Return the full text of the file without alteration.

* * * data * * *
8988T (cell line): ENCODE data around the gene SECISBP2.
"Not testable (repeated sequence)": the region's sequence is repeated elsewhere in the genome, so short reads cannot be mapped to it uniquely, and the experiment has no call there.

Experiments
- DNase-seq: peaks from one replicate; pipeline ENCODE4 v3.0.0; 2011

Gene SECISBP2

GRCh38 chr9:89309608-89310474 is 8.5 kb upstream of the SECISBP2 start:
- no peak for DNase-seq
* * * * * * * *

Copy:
8988T (cell line): ENCODE data around the gene SECISBP2.
"Not testable (repeated sequence)": the region's sequence is repeated elsewhere in the genome, so short reads cannot be mapped to it uniquely, and the experiment has no call there.

Experiments
- DNase-seq: peaks from one replicate; pipeline ENCODE4 v3.0.0; 2011

Gene SECISBP2

GRCh38 chr9:89309608-89310474 is 8.5 kb upstream of the SECISBP2 start:
- no peak for DNase-seq